On June 23, 1994, KFC filed a motion in the circuit court to stay the action and to compel compliance on the Alabanzas' part with the arbitration agreement (the "motion to compel"). In support of the motion to compel, KFC argued that, because Drake had been hired pursuant to the employment application that he had executed and tendered to KFC, the circuit court should, as a matter of law, enforce the arbitration agreement contained therein and stay the Alabanzas' lawsuit pursuant to HRS § 658-3 (1993). The motion to compel was heard and argued on July 14, 1994, following which the circuit court orally denied the motion, ruling from the bench in the following manner:

THE COURT: The provision in the Plaintiff Alabanza's employment application is not an enforceable arbitration clause within the scope of Chapter 658 of the Hawai'i Revised Statutes; and on that basis, the motion by Defendants KFC National Management Company, KFC U.S.A. Incorporated and Lars Peterson for stay of action by the plaintiffs in this case to compel arbitration is denied.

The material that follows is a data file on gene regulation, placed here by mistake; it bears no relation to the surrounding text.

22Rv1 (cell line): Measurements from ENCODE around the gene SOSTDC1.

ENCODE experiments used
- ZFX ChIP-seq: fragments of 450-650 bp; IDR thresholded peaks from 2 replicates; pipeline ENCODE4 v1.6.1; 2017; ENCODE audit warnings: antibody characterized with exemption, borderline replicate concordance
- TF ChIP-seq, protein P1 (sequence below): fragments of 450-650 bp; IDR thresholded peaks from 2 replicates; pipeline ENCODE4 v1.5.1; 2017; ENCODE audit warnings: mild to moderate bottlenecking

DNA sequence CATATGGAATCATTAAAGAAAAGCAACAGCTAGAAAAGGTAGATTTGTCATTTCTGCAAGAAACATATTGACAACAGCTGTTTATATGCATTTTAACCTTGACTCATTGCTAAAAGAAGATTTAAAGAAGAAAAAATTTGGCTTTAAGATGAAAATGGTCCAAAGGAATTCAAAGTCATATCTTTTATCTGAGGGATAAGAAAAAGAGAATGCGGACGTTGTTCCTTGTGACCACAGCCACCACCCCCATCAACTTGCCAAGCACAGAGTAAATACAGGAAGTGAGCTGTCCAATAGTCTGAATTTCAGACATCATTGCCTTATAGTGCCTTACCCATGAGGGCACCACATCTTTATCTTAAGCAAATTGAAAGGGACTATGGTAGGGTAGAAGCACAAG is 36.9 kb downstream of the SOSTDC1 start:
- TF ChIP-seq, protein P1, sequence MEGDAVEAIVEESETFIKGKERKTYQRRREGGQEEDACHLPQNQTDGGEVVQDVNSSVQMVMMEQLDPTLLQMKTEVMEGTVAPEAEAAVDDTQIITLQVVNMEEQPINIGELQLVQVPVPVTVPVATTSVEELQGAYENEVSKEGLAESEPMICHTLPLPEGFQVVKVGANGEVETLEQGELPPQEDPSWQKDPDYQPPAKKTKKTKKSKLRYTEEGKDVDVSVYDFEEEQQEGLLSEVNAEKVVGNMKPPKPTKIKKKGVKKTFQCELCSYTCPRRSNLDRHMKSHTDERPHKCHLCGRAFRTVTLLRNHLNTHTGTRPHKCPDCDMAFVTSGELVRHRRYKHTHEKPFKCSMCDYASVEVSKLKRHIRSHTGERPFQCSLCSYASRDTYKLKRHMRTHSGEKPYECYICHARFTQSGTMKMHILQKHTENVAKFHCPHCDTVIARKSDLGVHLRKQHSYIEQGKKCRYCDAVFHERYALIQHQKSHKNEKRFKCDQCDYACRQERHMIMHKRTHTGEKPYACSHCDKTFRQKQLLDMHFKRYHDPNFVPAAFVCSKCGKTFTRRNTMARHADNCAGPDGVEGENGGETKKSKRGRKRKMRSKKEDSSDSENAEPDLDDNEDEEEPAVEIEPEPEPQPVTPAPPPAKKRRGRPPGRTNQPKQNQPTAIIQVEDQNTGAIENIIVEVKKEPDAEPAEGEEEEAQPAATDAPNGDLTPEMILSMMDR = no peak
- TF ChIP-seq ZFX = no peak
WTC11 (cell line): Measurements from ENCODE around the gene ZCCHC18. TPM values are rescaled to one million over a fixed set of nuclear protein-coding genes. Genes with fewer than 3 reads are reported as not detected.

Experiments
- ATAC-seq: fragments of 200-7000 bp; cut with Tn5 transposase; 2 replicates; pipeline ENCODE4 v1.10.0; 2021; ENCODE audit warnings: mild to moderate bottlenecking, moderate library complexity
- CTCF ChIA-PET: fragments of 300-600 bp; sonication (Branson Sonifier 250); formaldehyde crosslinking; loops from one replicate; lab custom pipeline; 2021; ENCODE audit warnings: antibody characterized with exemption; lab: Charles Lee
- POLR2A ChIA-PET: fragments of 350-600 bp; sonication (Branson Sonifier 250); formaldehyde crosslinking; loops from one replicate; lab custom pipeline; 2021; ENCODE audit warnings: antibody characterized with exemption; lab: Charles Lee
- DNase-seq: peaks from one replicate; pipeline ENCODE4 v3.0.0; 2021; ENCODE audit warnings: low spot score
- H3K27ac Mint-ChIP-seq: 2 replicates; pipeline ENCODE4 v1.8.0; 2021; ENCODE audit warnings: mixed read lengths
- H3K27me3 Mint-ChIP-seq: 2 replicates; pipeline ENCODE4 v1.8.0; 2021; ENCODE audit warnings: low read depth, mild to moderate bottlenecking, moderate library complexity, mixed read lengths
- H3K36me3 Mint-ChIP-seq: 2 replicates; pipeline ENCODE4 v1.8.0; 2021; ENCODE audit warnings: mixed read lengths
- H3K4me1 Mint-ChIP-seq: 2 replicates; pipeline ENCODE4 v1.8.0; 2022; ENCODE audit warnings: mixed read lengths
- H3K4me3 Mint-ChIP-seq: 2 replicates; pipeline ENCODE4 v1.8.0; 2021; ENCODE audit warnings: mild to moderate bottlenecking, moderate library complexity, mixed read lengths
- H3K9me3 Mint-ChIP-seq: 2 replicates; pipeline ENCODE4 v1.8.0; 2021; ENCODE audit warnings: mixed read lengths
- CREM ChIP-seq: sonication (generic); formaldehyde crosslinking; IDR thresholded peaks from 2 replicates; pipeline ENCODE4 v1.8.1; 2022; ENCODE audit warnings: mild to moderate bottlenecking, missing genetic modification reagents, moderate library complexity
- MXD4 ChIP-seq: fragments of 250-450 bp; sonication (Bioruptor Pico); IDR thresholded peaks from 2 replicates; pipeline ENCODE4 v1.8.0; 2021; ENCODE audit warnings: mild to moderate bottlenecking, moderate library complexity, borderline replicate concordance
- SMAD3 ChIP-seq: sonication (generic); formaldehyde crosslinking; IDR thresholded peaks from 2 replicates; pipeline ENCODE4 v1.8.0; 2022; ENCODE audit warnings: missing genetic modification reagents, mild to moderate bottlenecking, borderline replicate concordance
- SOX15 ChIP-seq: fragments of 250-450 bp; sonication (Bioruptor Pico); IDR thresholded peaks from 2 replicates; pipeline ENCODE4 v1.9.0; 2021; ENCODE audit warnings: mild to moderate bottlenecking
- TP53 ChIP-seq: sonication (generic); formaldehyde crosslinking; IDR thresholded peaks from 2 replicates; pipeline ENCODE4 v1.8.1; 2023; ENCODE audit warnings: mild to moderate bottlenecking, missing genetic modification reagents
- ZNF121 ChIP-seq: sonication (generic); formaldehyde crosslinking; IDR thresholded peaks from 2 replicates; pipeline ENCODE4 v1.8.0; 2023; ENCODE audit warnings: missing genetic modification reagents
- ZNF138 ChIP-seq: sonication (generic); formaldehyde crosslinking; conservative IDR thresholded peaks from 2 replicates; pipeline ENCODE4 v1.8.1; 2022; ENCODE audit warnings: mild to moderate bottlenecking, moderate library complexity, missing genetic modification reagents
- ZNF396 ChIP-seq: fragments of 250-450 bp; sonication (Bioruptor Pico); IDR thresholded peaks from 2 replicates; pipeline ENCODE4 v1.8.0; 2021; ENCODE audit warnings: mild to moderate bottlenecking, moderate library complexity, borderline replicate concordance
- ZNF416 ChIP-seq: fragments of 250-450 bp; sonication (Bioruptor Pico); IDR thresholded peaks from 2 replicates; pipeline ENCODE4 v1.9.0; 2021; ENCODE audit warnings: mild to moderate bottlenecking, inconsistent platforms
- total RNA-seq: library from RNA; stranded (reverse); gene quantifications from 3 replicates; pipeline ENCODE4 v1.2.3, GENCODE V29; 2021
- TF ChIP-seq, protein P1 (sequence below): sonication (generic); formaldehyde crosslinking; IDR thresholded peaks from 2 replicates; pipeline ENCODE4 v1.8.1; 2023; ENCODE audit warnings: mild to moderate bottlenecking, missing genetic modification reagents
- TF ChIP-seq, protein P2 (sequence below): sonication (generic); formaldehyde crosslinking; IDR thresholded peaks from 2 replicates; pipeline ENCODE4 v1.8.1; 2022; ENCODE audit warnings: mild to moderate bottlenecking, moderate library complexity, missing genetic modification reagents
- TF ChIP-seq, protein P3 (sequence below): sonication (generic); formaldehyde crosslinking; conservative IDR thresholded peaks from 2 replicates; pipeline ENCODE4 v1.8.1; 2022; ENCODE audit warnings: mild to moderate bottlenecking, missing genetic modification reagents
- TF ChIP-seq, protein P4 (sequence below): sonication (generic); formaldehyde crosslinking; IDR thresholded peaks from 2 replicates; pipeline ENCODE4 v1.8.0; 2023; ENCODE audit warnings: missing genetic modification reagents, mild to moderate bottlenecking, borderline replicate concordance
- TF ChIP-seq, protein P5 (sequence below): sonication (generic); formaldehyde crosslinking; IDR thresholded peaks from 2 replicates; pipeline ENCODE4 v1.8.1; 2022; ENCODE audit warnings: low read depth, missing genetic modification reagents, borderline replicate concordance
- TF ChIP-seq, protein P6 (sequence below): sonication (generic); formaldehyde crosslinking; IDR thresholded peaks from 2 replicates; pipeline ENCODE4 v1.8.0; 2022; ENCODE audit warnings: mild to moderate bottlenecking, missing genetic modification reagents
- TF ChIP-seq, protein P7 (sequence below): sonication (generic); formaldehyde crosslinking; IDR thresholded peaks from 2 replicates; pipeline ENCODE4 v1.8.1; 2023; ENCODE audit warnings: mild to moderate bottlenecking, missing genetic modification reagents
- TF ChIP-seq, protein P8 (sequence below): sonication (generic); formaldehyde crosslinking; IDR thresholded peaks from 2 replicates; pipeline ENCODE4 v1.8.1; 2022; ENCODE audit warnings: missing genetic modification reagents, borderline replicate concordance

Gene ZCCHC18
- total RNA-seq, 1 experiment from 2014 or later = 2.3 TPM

On August 12, 1994, the circuit court entered its written order denying the motion to compel. On the same day, KFC filed a timely notice of appeal.


A petition to compel arbitration is reviewed de novo. Dines v. Pacific Ins. Co., Ltd., 78 Hawai'i 325, 326, 893 P.2d 176, 177, reconsideration denied, 78 Hawai'i 474, 896 P.2d 930 (1995). See also Shimote v. Vincent, 80 Hawai'i 96, 99, 905 P.2d 71, 74 (App.), cert. denied, 80 Hawai'i 187, 907 P.2d 773 (1995). The standard is the same as that which would be applicable to a motion for summary judgment, and the trial court's decision is reviewed "using the same standard employed by the trial court and based upon the same evidentiary materials as...